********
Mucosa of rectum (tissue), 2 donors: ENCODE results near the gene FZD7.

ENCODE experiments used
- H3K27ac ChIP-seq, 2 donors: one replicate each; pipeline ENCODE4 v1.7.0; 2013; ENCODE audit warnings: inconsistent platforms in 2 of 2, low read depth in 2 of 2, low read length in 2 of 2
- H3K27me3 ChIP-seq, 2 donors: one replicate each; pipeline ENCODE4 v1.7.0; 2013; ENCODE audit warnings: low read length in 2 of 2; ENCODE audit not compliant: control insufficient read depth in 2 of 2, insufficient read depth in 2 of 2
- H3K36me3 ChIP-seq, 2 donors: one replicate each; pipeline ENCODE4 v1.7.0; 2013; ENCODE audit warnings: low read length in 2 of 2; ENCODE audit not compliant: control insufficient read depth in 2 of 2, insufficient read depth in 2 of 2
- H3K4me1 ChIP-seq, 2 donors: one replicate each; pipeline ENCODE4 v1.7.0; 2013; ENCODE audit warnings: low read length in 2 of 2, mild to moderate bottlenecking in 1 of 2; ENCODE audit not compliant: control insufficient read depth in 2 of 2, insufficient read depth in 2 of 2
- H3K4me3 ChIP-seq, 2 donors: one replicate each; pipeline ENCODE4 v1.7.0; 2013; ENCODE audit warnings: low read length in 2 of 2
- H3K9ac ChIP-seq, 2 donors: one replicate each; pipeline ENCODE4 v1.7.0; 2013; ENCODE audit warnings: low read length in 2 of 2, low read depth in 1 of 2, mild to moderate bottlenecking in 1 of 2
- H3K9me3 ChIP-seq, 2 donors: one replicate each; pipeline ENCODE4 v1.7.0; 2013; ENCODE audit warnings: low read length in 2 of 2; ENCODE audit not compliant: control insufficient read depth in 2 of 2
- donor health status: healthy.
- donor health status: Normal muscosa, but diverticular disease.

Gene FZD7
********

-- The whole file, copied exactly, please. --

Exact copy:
Mucosa of rectum (tissue), 2 donors: ENCODE results near the gene FZD7.

ENCODE experiments used
- H3K27ac ChIP-seq, 2 donors: one replicate each; pipeline ENCODE4 v1.7.0; 2013; ENCODE audit warnings: inconsistent platforms in 2 of 2, low read depth in 2 of 2, low read length in 2 of 2
- H3K27me3 ChIP-seq, 2 donors: one replicate each; pipeline ENCODE4 v1.7.0; 2013; ENCODE audit warnings: low read length in 2 of 2; ENCODE audit not compliant: control insufficient read depth in 2 of 2, insufficient read depth in 2 of 2
- H3K36me3 ChIP-seq, 2 donors: one replicate each; pipeline ENCODE4 v1.7.0; 2013; ENCODE audit warnings: low read length in 2 of 2; ENCODE audit not compliant: control insufficient read depth in 2 of 2, insufficient read depth in 2 of 2
- H3K4me1 ChIP-seq, 2 donors: one replicate each; pipeline ENCODE4 v1.7.0; 2013; ENCODE audit warnings: low read length in 2 of 2, mild to moderate bottlenecking in 1 of 2; ENCODE audit not compliant: control insufficient read depth in 2 of 2, insufficient read depth in 2 of 2
- H3K4me3 ChIP-seq, 2 donors: one replicate each; pipeline ENCODE4 v1.7.0; 2013; ENCODE audit warnings: low read length in 2 of 2
- H3K9ac ChIP-seq, 2 donors: one replicate each; pipeline ENCODE4 v1.7.0; 2013; ENCODE audit warnings: low read length in 2 of 2, low read depth in 1 of 2, mild to moderate bottlenecking in 1 of 2
- H3K9me3 ChIP-seq, 2 donors: one replicate each; pipeline ENCODE4 v1.7.0; 2013; ENCODE audit warnings: low read length in 2 of 2; ENCODE audit not compliant: control insufficient read depth in 2 of 2
- donor health status: healthy.
- donor health status: Normal muscosa, but diverticular disease.

Gene FZD7